They delivered, and because of it, the Green Bay Packers are right back in the thick of the NFC playoff chase.
While Rodgers' 189-yard performance will barely register a blip on the NFL radar and probably won't silence those who doubt his big-game credentials, Woodson's all-around brilliance should earn him player-of-the-week honors and solidifies his spot in the pantheon of the game's all-time great cornerbacks.
Yes, Woodson was that good during the Packers' 17-7 win over the Dallas Cowboys.
"Today I played a little safety, a little dime, nickel," Woodson said. "I want to be a guy that if the coach feels it would help this team for me to be at the three-technique (defensive tackle), he can put me at three. That's really the way I feel. Each game, it's not going to matter where we are or how the team is doing, I want to be a guy that you know you can look out there and say, ‘It means a lot to him.'"
In a game the Packers absolutely, positively needed to win, Woodson absolutely, positively delivered an awe-inspiring performance. Not since the Lambeau Field crowd shouted "Reggie! Reggie" after Reggie White's sacks iced a victory over John Elway in 1993 has a defensive player turned in such a singular performance.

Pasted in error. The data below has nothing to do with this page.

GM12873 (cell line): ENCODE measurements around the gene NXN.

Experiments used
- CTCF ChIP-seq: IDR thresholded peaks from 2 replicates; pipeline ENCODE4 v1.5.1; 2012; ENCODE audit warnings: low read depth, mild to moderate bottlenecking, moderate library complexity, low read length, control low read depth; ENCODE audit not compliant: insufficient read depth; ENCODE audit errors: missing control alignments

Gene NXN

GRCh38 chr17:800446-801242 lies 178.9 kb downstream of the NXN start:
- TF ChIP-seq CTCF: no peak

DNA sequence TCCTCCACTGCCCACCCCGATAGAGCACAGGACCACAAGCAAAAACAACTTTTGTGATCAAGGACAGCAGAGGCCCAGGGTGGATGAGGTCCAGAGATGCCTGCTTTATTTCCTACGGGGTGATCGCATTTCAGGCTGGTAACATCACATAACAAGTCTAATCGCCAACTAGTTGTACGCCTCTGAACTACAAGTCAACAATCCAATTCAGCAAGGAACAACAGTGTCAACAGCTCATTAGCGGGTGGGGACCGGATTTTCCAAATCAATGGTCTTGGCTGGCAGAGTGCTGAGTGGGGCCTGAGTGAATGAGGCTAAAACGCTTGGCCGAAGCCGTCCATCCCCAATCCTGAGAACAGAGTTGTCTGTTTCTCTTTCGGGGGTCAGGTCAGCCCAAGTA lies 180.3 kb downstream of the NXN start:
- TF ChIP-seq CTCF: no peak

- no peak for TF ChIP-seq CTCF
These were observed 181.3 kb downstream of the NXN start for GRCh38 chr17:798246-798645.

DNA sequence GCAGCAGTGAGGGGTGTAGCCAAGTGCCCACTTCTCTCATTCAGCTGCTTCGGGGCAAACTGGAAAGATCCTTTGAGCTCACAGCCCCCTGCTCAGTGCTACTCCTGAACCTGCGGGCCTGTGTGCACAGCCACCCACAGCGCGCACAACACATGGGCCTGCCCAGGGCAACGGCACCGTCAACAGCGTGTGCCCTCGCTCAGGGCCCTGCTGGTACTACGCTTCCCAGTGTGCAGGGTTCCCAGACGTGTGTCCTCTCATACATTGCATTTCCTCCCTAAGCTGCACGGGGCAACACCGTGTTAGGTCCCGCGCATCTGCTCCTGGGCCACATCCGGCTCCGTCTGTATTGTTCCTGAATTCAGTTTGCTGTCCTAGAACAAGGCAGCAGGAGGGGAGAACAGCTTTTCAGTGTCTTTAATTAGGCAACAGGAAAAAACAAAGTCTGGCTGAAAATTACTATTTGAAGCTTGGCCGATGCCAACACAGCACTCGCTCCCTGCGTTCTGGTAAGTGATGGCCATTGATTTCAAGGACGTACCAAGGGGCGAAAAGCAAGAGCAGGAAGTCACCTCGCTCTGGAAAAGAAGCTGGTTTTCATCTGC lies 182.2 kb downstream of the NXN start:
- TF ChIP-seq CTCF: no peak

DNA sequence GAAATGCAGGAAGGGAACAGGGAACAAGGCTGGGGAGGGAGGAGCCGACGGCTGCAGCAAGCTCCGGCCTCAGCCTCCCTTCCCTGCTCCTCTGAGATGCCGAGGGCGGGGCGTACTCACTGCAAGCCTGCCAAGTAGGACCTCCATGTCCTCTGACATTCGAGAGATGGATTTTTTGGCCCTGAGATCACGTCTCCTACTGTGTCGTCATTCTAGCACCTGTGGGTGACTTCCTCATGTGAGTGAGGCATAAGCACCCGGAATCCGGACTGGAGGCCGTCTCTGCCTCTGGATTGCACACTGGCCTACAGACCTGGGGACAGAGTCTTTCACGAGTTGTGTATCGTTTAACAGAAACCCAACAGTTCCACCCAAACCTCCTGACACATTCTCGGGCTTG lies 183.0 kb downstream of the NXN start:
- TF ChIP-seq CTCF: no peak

Need somebody to match up against Jason Witten, who entered the game ranked second among NFL tight ends in receptions? There's Woodson, giving up 4 inches but allowing just one catch in the first three quarters. One of his teammates got beat? There's Woodson coming out of nowhere to not only prevent a touchdown but strip the ball to create a turnover. The Packers' 29th-ranked pass rush needed a lift? There's Woodson blitzing off the corner, leveling Tony Romo and forcing a fumble to set up the clinching touchdown. The Cowboys are trying to get back into the game? There's Woodson making an end-zone interception to put the game on ice.
Capers has seen plenty of brilliant defensive performances in his career. Few were at this level of excellence.
"It was one of the better games that I've seen a defensive player play," Capers said. "What we ask of Charles, we've got five or six different personnel packages and he lines up someplace different in every one of them. There's a reason for that. That paid dividends tonight. We're playing our Okie (base defense) with three corners at times, and he's in there as the third corner inside. We're playing our nickel and he's playing our nickel. We're playing our dime and he's playing dime. He's aligned all over the place.
"He did a nice job of covering tonight. He was on Witten quite a bit; Witten's their leading receiver. He made the big interception to keep them out of the end zone when he was on Witten. He came off the edge in our nickel package and hit Romo in the back and knocked the ball out and we recovered it down on the 3 and we punched that in for a score. When they made the one big play on us, he went and got the ball out. He's just that kind of player. I think he's played that way all year. When there's turnovers, he's normally pretty close by."